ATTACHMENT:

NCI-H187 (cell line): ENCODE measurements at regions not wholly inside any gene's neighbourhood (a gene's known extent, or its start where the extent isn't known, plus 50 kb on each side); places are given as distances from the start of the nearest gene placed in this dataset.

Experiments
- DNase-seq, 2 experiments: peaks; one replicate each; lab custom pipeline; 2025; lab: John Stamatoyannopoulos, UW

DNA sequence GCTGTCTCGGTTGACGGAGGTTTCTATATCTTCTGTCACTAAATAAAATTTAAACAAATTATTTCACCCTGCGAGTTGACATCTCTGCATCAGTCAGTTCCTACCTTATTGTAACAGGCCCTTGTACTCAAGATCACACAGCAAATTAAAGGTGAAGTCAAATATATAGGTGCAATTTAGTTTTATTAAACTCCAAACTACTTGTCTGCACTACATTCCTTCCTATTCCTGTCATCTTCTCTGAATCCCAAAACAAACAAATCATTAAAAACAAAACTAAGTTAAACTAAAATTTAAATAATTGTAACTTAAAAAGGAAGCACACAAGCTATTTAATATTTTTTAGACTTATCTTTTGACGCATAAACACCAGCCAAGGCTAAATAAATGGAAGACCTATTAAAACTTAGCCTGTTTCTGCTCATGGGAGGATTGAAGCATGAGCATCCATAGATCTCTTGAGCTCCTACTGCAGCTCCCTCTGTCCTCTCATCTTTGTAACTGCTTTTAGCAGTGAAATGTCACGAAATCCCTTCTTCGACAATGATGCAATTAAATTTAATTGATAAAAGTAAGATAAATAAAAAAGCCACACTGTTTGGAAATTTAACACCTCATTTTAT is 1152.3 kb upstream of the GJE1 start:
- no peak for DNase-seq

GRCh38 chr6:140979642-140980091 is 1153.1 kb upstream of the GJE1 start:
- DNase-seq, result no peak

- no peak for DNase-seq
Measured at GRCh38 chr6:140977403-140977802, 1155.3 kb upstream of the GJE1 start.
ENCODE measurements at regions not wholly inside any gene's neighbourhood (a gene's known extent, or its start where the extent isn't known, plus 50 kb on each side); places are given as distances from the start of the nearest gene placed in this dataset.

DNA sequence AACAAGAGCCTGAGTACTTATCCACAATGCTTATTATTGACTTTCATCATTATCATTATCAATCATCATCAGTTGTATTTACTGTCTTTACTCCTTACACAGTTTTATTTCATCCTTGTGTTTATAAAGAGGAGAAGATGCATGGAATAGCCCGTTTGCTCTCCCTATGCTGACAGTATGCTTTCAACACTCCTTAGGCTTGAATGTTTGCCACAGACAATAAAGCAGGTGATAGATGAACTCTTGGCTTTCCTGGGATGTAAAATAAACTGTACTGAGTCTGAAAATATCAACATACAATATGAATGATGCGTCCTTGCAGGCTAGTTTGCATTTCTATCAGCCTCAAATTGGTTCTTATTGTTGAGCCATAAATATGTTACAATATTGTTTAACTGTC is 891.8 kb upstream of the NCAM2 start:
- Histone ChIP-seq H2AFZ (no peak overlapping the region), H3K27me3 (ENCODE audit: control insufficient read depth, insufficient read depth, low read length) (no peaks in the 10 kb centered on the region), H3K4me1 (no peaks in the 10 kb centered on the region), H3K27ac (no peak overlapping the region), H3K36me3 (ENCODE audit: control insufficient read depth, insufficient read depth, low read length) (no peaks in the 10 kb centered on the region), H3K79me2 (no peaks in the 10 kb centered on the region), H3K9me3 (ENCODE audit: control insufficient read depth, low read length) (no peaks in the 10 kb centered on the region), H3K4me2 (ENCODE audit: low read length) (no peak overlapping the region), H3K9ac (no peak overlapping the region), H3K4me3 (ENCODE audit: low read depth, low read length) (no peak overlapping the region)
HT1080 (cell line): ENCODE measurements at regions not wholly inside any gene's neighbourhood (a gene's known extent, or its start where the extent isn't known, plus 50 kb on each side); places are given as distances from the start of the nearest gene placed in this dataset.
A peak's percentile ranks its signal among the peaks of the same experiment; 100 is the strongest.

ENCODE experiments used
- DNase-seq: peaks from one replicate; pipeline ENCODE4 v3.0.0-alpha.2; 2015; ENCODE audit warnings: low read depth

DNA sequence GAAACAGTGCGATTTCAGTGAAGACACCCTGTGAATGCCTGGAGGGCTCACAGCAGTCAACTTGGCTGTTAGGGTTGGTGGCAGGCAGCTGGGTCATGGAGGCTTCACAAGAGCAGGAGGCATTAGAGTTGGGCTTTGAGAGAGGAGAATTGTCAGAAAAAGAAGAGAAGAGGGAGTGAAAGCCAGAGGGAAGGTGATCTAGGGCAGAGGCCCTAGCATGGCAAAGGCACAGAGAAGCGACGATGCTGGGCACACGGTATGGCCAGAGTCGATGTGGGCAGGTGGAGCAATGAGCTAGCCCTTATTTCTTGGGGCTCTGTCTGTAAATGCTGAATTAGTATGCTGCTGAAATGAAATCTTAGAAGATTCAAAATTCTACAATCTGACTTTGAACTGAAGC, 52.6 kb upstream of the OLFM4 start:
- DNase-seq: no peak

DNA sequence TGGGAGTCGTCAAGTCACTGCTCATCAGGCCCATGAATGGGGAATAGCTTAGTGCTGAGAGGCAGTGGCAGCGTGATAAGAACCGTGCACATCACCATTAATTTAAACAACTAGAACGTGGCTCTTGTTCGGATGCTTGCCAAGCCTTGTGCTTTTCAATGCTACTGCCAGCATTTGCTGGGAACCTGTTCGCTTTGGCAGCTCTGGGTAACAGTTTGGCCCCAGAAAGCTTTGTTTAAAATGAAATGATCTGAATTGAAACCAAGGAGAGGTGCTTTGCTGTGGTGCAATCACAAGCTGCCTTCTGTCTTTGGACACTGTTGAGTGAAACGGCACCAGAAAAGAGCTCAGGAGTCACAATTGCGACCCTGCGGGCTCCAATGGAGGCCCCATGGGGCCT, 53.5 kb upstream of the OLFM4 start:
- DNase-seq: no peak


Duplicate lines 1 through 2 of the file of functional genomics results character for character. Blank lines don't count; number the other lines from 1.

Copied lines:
NCI-H187 (cell line): ENCODE measurements at regions not wholly inside any gene's neighbourhood (a gene's known extent, or its start where the extent isn't known, plus 50 kb on each side); places are given as distances from the start of the nearest gene placed in this dataset.

Experiments